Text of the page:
The unexpected diversion of a Ryanair flight to Minsk shocked the aviation world. We don’t want to add to political discussions. However, we’ve analyzed the incident with regard to airline and passenger aspects.

Ryanair's Minsk Incident

Ryanair’s Minsk Diversion — An Unexpected Case

We’ve all probably heard the news about the incident regarding flight FR4978 on Sunday, May 23rd, from the airline Ryanair. The flight whose original destination was from Athens (ATH) to Vilnius (VNO) had an unexpected diversion to Minsk (MSQ) for reasons that are not yet entirely clarified. In this case, we will not discuss the possible explanations of the incident, but we will focus on the airlines’ and airports’ impact following the event. 

As we probably have seen on the news, many governments and airlines have decided to cancel all flights flying to Belarus or not passing through the airspace. Once again, situations like a political crisis, if we could call it like this, require data availability to improve decision-making quickly, either for airlines or passengers to reconsider their travel plans. 

Spotlight on Minsk Airport Arrivals

To understand the impact of situations like the diverted Ryanair flight on the operations, we have decided to track the operations from and to Minsk Airport from Thursday, May 20th, three days before the incident, until Friday, May 28th five days after the incident.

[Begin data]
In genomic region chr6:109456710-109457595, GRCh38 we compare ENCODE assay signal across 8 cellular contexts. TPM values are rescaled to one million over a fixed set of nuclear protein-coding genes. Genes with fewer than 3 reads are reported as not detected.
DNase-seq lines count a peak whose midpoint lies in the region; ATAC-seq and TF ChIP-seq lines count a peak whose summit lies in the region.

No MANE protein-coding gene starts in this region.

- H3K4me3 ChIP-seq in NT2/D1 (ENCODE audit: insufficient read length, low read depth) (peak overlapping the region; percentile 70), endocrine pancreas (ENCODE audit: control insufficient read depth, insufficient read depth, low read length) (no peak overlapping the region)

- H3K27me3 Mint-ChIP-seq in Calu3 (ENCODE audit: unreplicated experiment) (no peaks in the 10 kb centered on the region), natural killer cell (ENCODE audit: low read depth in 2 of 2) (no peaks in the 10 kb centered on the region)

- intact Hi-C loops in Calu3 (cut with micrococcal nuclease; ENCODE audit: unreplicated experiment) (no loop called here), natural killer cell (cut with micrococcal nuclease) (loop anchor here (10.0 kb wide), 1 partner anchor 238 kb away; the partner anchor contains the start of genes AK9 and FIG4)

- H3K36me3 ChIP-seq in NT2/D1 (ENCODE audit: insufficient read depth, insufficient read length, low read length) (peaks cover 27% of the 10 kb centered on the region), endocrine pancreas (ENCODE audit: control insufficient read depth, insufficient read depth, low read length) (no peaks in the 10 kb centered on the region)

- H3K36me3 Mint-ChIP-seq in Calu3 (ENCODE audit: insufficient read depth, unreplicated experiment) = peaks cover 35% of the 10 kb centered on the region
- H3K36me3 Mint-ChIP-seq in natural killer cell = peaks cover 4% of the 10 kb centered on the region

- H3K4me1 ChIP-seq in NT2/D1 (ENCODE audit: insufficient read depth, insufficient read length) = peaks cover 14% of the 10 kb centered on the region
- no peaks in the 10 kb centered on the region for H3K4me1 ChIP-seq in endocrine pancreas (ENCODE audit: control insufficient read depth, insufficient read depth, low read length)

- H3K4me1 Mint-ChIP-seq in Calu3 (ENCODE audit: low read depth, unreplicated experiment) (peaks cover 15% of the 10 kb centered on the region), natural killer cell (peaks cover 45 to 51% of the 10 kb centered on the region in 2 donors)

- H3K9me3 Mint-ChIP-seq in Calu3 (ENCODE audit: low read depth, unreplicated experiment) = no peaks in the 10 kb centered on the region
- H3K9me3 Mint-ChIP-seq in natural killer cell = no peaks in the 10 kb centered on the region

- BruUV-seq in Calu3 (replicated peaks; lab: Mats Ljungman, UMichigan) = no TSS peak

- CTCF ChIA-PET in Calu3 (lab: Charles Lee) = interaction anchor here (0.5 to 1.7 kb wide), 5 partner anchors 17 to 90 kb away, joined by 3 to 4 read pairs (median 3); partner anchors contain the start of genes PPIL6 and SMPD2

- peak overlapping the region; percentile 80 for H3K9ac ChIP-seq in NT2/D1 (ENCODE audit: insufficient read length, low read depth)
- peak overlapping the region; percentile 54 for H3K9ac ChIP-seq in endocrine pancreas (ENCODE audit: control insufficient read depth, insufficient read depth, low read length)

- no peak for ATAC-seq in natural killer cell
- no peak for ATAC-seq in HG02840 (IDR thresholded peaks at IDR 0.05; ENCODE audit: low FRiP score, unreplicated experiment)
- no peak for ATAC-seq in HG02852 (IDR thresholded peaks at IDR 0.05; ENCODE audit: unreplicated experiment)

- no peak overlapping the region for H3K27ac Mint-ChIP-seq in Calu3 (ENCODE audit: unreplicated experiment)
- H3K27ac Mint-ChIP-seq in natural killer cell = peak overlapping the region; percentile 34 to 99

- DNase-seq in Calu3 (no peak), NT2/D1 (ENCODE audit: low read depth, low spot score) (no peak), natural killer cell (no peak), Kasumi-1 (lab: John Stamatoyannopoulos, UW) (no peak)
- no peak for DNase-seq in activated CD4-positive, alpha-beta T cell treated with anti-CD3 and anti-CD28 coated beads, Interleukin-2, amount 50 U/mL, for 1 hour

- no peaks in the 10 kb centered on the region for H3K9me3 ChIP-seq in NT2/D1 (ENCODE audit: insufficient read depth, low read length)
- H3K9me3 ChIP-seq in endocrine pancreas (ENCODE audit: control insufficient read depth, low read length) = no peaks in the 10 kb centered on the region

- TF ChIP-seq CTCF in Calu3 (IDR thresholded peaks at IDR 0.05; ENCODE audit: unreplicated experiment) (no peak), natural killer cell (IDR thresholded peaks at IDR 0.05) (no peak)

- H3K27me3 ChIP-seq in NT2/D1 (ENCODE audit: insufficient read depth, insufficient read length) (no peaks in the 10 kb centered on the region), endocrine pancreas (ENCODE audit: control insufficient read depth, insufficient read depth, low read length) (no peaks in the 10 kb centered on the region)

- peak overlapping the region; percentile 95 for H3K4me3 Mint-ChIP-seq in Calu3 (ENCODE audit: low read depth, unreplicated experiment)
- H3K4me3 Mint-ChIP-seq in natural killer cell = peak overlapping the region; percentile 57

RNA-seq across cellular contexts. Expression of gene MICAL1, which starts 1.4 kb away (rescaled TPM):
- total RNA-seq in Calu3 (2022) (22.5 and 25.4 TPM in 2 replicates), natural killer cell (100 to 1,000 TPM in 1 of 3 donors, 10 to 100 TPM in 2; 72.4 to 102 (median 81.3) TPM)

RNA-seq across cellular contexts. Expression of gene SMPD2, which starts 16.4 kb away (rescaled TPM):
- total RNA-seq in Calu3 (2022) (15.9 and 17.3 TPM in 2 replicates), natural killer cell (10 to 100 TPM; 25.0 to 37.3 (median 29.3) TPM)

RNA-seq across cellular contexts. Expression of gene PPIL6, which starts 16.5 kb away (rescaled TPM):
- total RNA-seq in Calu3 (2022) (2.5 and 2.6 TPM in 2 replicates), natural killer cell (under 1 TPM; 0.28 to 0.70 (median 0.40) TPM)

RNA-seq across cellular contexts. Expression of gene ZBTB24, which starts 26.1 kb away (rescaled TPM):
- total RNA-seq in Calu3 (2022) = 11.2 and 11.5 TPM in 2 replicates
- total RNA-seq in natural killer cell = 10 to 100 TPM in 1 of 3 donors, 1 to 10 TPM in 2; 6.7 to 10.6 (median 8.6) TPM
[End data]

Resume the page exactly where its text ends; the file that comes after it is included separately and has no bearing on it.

The first evaluation focused on flight arrivals. We have tracked with a public source the following flight status: scheduled, arrived, canceled, diverted, and unknown. Unknown means the flights have insufficient data and, therefore, for our analysis, is assumed as not operated. Based on this data, we have obtained the following KPIs:

  • Actual Arrivals Rate: Percentage of arrived flights from all scheduled flights to arrive at Minsk Airport. 
  • Canceled Arrivals Rate: Percentage of canceled arrival flights from all scheduled arrivals.
  • Diverted Arrival Rate: Percentage of all diverted flights from all scheduled arrivals.
Arrival Minsk Airport

Ryanair’s Incident Led To 50% Cancellation Rate At Minsk Airport

As we can see after the media communicated the incident as a political situation, the day following the incident, we see an increase in the cancellation rate for scheduled arrivals of almost 50% to Minsk. The drastic and fast change in the operation is crucial information for both airlines and passengers. Based on the data, the decisions can affect their travel plans and scheduled plans in a considerably short period. Therefore, having knowledge in real-time regarding their desired airport or airline can help improve decision-making in cases like this one.  

We performed the same analysis for departures at Minsk Airport, and the situation was not significantly different with arrivals. For flight departures, we can even see that on May 28th, even the cancellation rate exceeds the actual departure rate, which can mean many passengers are highly affected by the operation. 

The KPIs evaluated are the following: